The name zirconium is derived from the Arabic word “Zargun,” or golden in color, which is further derived from the Persian words “zar” for gold and “gun” for color. Zirconium is a naturally occurring element with an atomic number of 40 and is a transitional metal found in nature as the mineral Zircon. It is purified to Zirconium, a silver-colored metal that is corrosion-resistant and has properties like titanium. When combined with oxygen, it forms zirconia, a strong and highly biocompatible ceramic. Zirconium was initially discovered in the 18th century.
The German chemist, Martin Heinrich Klaproth (1743-1817), successfully extracted zirconium oxide from Zircon using a transparent gemstone called jacinth as the starting material. Jöns Jakob Berzelius (1779-1848), a Swedish chemist, was the first to isolate metallic zirconium. For the next 150 years, zirconia was considered little more than a curiosity and it was only utilized for making heavy-duty bricks and special glass with a high refraction index.
In 1969 Helmer and Driskell published the first scientific study of the biomedical properties of zirconia. In 1972 Garvie and Nicholson found that alloying zirconia with oxides like calcia, yttria, and magnesia could stabilize the tetragonal modification of zirconia, preventing its transition from tetragonal to the monoclinic phase and producing ceramics with previously unseen crack resistance.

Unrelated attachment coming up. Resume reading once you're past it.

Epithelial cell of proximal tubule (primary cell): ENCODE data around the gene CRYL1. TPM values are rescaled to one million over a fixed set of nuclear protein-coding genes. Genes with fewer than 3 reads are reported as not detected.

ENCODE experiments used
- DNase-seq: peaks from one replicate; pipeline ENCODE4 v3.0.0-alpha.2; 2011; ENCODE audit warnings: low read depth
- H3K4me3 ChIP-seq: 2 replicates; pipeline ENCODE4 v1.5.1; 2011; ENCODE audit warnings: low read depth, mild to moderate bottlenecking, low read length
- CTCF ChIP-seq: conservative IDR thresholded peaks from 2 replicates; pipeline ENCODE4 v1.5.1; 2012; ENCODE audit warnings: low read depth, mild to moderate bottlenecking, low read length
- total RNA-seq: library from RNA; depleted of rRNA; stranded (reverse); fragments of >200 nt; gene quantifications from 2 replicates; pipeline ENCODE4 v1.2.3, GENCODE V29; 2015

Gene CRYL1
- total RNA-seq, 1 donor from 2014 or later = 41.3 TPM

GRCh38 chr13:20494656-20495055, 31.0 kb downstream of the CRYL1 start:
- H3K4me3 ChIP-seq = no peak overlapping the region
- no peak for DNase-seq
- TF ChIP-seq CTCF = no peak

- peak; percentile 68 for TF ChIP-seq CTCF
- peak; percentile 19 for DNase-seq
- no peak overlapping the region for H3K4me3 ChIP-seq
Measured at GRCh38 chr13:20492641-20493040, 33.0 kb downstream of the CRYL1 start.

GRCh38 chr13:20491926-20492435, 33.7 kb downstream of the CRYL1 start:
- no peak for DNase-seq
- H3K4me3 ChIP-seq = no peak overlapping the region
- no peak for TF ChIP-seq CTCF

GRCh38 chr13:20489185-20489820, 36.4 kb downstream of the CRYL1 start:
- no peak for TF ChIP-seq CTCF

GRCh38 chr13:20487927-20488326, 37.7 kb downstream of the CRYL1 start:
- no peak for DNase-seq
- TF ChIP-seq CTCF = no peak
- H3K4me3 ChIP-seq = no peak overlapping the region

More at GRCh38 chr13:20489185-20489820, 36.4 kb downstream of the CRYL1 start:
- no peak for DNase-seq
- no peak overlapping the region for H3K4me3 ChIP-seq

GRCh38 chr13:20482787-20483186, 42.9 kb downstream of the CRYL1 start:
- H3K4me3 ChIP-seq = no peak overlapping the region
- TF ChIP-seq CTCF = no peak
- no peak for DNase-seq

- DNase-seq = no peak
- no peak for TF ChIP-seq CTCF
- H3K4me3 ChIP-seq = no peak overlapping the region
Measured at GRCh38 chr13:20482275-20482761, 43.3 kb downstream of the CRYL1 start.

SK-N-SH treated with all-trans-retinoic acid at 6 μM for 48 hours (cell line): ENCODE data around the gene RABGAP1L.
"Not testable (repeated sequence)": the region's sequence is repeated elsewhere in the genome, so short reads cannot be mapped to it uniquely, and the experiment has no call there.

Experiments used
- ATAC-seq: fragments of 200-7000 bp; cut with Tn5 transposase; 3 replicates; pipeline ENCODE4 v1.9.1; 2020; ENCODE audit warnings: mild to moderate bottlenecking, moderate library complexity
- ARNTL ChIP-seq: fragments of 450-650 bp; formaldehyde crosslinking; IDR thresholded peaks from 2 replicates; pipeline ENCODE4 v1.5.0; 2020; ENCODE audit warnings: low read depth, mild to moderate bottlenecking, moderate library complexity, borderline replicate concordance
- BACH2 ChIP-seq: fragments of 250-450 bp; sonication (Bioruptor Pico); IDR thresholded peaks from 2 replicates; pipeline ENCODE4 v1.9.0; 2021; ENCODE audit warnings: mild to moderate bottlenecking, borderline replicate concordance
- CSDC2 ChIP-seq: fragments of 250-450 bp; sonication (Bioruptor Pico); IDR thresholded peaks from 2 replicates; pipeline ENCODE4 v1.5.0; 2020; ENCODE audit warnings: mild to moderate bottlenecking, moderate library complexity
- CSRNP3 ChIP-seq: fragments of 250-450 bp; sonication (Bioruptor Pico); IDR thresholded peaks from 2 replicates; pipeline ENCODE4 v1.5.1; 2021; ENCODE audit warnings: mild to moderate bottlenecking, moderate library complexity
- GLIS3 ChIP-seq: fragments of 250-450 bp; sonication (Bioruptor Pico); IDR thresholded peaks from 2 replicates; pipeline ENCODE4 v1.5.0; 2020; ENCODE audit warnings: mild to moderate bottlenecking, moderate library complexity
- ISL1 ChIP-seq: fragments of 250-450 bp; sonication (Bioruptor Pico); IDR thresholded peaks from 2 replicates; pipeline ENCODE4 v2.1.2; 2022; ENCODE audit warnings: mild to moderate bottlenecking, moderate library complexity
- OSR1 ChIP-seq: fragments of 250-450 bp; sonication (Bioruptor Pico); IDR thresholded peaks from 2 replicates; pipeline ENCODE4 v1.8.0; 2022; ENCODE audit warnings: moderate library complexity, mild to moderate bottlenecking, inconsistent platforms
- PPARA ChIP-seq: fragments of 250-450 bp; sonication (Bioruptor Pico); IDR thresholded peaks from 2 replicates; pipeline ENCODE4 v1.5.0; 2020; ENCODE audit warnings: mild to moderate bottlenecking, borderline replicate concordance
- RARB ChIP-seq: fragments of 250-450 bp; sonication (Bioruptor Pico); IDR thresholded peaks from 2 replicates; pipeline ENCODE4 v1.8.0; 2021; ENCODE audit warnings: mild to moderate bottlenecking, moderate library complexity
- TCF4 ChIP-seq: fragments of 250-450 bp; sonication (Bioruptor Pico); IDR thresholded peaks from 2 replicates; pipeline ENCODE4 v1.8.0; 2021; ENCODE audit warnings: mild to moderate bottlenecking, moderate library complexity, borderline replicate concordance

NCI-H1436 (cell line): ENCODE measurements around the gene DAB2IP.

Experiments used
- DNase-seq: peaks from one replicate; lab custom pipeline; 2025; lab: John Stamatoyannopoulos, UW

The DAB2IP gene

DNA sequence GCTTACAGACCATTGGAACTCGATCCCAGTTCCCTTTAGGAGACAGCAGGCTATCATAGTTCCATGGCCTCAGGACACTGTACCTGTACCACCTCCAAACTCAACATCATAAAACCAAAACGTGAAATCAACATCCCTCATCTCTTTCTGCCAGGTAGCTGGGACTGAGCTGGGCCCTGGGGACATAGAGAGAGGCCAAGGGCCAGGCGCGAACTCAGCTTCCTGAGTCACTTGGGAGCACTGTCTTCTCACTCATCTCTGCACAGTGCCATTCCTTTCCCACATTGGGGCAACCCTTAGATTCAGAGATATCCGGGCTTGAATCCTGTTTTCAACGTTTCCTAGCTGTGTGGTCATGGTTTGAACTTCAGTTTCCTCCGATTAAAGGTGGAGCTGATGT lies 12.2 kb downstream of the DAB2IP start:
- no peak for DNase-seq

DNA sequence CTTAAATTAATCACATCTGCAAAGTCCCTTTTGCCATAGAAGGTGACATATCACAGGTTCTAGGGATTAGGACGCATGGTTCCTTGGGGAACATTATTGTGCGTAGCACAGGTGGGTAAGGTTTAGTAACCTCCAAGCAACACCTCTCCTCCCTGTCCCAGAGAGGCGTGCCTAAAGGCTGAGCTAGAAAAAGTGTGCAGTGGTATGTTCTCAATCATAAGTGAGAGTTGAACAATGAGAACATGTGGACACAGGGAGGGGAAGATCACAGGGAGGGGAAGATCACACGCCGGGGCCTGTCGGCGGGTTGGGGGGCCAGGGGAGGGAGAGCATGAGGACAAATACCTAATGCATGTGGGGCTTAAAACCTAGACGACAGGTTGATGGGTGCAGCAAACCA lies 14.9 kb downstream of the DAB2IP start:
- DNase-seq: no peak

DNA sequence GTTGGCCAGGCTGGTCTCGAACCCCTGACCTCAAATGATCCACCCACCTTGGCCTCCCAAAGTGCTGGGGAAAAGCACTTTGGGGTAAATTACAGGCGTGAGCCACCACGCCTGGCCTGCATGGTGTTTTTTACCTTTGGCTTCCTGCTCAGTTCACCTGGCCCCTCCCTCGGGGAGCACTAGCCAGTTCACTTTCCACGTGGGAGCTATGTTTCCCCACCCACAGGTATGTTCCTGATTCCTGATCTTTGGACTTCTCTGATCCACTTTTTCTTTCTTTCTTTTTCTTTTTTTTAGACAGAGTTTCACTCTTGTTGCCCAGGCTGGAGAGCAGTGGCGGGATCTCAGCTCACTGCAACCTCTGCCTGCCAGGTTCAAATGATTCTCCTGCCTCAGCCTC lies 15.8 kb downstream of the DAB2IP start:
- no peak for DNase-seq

Yttria-stabilized zirconia has been used in orthopedics to manufacture hip and knee joints as an alternative to cobalt-chrome alloy. This biomaterial is sometimes called “cement steel” because its crystalline reticulation changes when force is applied to the surface. Force effectively seals any cracks by causing a volumetric change. Additionally, zirconia supports the growth of blood vessels and bone cells.
The Dental Materials Preceding Zirconia
The increasing emphasis on esthetics in dentistry has been instrumental in the ongoing search for a material with enough strength and longevity to replace metal. The search initially began in the 1960s with the porcelain jacket crown manufactured from feldspathic porcelain, which was later strengthened with an alumina core. This material, however, had a low compressive strength, restricting its use to anterior crowns.